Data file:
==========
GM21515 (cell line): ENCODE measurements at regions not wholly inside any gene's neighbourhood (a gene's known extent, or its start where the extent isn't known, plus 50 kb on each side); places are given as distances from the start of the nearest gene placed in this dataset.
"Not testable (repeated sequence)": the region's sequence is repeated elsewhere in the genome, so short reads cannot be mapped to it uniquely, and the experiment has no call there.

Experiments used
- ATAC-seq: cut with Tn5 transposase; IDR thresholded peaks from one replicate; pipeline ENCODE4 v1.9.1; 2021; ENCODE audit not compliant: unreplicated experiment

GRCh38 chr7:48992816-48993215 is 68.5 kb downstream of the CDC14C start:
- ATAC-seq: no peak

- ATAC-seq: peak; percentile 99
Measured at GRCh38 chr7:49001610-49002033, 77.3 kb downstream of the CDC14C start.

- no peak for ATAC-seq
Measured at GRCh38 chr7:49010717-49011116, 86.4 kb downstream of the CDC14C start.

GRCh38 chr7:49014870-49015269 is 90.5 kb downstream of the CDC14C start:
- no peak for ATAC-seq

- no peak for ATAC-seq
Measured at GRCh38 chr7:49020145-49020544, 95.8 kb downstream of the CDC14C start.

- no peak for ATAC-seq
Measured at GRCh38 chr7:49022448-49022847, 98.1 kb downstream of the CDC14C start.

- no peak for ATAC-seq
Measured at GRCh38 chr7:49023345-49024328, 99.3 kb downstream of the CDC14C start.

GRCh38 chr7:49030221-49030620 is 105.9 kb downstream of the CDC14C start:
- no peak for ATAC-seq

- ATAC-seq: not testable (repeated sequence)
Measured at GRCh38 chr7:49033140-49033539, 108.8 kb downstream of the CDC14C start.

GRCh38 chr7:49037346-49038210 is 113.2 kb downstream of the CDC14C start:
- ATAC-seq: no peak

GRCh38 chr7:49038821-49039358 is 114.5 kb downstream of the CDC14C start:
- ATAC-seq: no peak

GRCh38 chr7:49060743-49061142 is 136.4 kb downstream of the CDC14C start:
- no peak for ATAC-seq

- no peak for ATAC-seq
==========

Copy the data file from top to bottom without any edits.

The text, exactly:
GM21515 (cell line): ENCODE measurements at regions not wholly inside any gene's neighbourhood (a gene's known extent, or its start where the extent isn't known, plus 50 kb on each side); places are given as distances from the start of the nearest gene placed in this dataset.
"Not testable (repeated sequence)": the region's sequence is repeated elsewhere in the genome, so short reads cannot be mapped to it uniquely, and the experiment has no call there.

Experiments used
- ATAC-seq: cut with Tn5 transposase; IDR thresholded peaks from one replicate; pipeline ENCODE4 v1.9.1; 2021; ENCODE audit not compliant: unreplicated experiment

GRCh38 chr7:48992816-48993215 is 68.5 kb downstream of the CDC14C start:
- ATAC-seq: no peak

- ATAC-seq: peak; percentile 99
Measured at GRCh38 chr7:49001610-49002033, 77.3 kb downstream of the CDC14C start.

- no peak for ATAC-seq
Measured at GRCh38 chr7:49010717-49011116, 86.4 kb downstream of the CDC14C start.

GRCh38 chr7:49014870-49015269 is 90.5 kb downstream of the CDC14C start:
- no peak for ATAC-seq

- no peak for ATAC-seq
Measured at GRCh38 chr7:49020145-49020544, 95.8 kb downstream of the CDC14C start.

- no peak for ATAC-seq
Measured at GRCh38 chr7:49022448-49022847, 98.1 kb downstream of the CDC14C start.

- no peak for ATAC-seq
Measured at GRCh38 chr7:49023345-49024328, 99.3 kb downstream of the CDC14C start.

GRCh38 chr7:49030221-49030620 is 105.9 kb downstream of the CDC14C start:
- no peak for ATAC-seq

- ATAC-seq: not testable (repeated sequence)
Measured at GRCh38 chr7:49033140-49033539, 108.8 kb downstream of the CDC14C start.

GRCh38 chr7:49037346-49038210 is 113.2 kb downstream of the CDC14C start:
- ATAC-seq: no peak

GRCh38 chr7:49038821-49039358 is 114.5 kb downstream of the CDC14C start:
- ATAC-seq: no peak

GRCh38 chr7:49060743-49061142 is 136.4 kb downstream of the CDC14C start:
- no peak for ATAC-seq

- no peak for ATAC-seq